That is what I have done, and I’m pleased to say that some of the wiser poetry editors out there don’t think I suck.  They have even honored me by choosing my poems for their publications.  From my disdain for some subjectively lackluster poetry began my journey as a publishing poet.

My journey as a blogger (ugh – online journalist?) was even more organic in its beginnings.  All my life, I have written these things I call “snippets.”  I don’t know what they are.  They aren’t essays.  They aren’t stories.  They aren’t poems.  Sometimes I really like them; sometimes I think they say something that matters.  I took a few of them to my critique group to share.  “They would make good blog entries,” someone observed.  No, no, no.  I fought the truth, even as it lay there plain before me in my own deplorable handwriting, scrawled on the pages of my ratty-tatty spiral notebook.  I hate blogging, I thought.  Then the epiphany: maybe I like the concept.  I like writing, I like sharing my writing, and I want to build an online presence.  Maybe I just don’t like the word.

So is not a blog.  I call it an “online notebook.” You can call it what you want.  It doesn’t have a “focused topic” like the “most successful” blogs have (according to the blogging authorities).  Sometimes I write about a funny experience I’ve had.  Sometimes I write about where I’m sitting right at that moment.  Sometimes I write about my pseudophilosophical thoughts on life.  Sometimes I write about writing.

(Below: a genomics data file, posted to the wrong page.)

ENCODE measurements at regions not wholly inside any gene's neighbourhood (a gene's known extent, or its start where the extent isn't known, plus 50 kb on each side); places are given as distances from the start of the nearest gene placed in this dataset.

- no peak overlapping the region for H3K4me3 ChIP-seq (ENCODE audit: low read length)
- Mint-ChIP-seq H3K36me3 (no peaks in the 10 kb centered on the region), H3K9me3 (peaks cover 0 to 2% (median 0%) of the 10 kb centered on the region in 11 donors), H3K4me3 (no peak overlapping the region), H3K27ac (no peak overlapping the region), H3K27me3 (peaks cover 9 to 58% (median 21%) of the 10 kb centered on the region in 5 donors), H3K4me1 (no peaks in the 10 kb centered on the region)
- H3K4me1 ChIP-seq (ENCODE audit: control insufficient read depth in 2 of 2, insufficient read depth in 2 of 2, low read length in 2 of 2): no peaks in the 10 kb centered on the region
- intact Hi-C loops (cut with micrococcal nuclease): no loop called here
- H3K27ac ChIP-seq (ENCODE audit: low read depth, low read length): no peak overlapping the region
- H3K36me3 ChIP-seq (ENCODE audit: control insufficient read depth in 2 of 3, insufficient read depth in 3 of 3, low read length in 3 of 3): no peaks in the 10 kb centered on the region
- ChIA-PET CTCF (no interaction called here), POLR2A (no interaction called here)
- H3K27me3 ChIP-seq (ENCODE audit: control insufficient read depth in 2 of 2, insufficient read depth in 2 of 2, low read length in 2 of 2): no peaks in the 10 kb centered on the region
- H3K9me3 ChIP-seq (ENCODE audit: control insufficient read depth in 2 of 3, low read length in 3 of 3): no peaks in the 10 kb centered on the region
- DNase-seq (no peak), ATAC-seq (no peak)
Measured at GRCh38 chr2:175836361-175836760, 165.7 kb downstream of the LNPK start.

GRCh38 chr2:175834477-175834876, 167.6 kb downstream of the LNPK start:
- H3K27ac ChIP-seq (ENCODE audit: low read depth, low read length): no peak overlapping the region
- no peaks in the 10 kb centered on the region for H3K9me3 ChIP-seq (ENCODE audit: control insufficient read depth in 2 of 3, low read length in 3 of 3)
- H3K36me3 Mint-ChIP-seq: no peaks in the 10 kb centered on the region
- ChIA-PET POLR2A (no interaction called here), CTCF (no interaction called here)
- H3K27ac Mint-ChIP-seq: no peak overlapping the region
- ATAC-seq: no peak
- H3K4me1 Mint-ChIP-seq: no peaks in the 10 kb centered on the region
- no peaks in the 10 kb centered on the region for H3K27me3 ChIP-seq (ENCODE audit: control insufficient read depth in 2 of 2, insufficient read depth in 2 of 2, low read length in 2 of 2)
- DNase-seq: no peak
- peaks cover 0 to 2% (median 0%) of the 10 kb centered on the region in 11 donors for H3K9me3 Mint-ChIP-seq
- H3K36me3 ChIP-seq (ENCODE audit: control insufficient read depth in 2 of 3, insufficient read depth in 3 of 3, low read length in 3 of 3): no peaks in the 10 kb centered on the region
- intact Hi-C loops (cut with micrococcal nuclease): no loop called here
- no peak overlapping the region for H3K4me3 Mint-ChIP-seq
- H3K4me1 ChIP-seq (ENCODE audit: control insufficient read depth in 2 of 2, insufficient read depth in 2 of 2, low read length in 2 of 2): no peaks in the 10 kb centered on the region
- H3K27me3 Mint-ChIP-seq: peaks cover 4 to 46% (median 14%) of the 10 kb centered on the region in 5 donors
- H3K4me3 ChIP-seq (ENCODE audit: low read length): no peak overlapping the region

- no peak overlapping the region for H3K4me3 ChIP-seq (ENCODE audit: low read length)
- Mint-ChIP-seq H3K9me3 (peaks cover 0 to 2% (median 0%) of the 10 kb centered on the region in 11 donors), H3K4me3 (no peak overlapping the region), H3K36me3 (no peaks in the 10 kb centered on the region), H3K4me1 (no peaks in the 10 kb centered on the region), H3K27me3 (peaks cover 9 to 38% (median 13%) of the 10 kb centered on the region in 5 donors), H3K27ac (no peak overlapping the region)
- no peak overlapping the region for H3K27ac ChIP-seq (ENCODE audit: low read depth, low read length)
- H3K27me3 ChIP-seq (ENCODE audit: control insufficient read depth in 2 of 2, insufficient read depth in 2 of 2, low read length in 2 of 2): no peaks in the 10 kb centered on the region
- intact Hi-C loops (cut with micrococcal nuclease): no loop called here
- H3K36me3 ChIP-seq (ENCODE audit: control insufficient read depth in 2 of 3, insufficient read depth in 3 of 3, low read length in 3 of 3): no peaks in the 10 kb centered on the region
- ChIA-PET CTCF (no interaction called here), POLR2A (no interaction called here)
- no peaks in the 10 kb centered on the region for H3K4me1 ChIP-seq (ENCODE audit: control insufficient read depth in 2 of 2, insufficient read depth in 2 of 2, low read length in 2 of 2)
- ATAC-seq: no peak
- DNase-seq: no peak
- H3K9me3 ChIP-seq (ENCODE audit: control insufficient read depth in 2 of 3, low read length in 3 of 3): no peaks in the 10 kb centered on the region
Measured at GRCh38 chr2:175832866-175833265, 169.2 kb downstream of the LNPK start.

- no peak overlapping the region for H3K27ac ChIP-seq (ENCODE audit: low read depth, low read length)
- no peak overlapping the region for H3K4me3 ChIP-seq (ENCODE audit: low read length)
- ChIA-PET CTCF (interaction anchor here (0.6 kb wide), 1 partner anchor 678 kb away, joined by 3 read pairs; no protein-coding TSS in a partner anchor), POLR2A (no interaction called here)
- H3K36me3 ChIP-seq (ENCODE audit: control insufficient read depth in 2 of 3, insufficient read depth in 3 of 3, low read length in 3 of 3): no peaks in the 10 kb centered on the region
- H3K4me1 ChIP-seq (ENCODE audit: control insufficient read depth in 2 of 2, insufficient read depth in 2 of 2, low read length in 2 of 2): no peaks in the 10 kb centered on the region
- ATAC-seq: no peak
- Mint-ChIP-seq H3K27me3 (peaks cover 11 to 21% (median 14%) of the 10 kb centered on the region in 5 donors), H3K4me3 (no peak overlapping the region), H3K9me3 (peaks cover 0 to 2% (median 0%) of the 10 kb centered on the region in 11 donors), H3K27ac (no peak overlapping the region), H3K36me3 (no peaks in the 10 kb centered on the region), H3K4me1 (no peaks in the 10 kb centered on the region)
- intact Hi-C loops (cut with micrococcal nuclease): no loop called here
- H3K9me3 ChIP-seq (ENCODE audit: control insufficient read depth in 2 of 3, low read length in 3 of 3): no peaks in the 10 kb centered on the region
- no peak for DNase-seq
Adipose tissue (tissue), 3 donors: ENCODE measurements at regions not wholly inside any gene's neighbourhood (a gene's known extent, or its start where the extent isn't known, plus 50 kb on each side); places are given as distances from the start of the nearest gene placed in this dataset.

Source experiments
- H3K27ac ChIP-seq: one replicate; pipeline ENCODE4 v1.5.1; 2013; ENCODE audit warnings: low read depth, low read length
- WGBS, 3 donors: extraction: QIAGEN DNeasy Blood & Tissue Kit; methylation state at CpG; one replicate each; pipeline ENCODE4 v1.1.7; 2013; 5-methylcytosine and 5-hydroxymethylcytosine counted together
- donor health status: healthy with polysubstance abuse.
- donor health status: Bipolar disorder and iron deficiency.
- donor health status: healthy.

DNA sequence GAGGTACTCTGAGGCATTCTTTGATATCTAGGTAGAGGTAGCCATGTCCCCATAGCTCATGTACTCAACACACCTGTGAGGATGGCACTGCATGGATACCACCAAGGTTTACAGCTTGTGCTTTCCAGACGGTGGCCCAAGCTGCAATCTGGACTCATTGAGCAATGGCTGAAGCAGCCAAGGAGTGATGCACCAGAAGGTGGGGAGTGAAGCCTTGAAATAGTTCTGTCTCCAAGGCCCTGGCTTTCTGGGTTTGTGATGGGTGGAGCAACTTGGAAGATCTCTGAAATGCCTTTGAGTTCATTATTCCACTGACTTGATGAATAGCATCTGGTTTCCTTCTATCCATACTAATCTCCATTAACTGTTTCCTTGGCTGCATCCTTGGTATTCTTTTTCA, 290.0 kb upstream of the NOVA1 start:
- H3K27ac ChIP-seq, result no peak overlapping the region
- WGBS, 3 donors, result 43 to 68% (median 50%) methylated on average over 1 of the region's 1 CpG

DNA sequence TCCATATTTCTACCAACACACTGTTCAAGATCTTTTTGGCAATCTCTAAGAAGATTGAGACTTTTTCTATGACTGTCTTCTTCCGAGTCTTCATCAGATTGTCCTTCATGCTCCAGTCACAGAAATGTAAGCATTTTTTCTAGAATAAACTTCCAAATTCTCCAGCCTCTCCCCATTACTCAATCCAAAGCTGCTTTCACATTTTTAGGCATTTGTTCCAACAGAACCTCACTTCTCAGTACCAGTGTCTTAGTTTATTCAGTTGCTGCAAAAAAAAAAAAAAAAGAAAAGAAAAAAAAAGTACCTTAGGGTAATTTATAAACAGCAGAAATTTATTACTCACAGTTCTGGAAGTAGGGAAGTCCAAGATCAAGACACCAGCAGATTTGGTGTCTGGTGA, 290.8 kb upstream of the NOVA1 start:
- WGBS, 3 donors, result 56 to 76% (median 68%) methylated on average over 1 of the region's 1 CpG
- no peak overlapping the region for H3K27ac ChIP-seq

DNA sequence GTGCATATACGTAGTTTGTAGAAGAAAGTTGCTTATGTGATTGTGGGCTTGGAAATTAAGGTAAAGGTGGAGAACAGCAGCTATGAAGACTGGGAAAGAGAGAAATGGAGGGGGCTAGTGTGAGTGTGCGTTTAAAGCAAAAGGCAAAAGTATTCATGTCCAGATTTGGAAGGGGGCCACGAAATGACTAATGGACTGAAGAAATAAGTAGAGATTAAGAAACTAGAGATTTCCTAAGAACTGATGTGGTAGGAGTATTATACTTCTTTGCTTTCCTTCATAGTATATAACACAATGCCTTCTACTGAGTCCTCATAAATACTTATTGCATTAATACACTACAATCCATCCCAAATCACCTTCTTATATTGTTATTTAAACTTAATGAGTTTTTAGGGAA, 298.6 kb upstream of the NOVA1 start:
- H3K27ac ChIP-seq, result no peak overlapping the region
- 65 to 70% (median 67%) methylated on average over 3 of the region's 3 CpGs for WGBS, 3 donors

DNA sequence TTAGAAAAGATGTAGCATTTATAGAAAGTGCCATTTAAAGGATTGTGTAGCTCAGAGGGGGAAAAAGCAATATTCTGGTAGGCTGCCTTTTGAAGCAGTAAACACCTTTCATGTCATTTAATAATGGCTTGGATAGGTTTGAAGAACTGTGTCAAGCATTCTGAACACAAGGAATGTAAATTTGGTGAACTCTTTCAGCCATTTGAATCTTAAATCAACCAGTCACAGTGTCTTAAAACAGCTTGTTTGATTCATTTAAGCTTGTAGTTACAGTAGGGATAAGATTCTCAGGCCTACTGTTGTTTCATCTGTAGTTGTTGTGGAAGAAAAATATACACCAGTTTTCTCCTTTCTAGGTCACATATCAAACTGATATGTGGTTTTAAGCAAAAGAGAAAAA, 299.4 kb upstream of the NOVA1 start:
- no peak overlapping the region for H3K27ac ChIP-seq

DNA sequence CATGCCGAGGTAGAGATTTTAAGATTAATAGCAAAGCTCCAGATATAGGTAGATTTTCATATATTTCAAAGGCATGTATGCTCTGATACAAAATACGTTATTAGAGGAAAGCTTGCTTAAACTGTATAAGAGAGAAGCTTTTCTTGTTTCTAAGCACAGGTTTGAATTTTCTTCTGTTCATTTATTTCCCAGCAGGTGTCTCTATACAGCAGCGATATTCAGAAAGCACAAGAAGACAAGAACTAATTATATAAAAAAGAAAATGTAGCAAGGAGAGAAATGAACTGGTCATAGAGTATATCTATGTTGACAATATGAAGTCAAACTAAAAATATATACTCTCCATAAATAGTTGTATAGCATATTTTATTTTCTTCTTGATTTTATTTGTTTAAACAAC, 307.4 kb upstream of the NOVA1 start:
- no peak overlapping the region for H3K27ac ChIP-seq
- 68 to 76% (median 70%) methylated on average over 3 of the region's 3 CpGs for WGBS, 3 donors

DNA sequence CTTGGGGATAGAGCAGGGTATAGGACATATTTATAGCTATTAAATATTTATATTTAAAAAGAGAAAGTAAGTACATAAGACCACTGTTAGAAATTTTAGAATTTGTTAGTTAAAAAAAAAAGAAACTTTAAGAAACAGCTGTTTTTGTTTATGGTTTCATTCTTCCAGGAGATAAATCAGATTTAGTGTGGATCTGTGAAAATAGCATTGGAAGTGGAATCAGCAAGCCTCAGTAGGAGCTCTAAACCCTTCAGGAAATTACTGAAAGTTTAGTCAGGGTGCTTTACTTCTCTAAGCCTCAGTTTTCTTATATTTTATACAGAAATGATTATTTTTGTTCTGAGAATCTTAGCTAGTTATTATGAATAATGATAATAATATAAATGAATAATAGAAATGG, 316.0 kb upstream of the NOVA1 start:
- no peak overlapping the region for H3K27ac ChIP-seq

Regardless of the topic, though, there will be a format.  This is sort of a pledge from me to you, the reader, so here goes.  I promise that [most of the time] entries will be:

  • Regular (weekly or every two weeks at maximum if I get a nasty virus or a close relative contracts something incurable).
  • Relatively short (usually no more than 2 handwritten wide rule spiral notebook pages – and yes, I recognize this first entry is longer than that).
  • Handwritten in abovementioned notebook.
  • Minimally edited.  This is why the notebook is “naked,” and there is a reason for it.  I have limited time and am an incurable multitasker.  These entries will not only fulfill my commitment to my “online notebook”; they will serve as a writing exercise for me, an opportunity to [hopefully] hone my skills of being concise and staying on a chosen topic. entries will be, in essence, free writes, a concept I am totally enamored of because it does two fabulous things for a writer: it excuses shitty writing, and it allows for some unexpected (and at times refreshingly non-shitty) results.

So there you have it: my writing, my life’s work, naked, posted on the Internet for any and all to, er, admire.  Or to criticize.  Or to read and enjoy, thinking, “Hey, here’s someone as kooky and messed up and human as me.  Only she’s crazy enough to write about it…and let other people read her writing.”

I’m optimistic.  I hope people read my thoughts and recognize some common ground, some shared humanness.  But I’m also realistic.  Some will “get me,” and some won’t.  It’s okay, because as long as I’m writing, I’m successful.  After all, only people who write poems can get in the poem books.  And only people who write at all can call themselves writers.  I’m a writer, and as long as I’m writing, I’m doing the work.  My work.  And that’s really all that matters.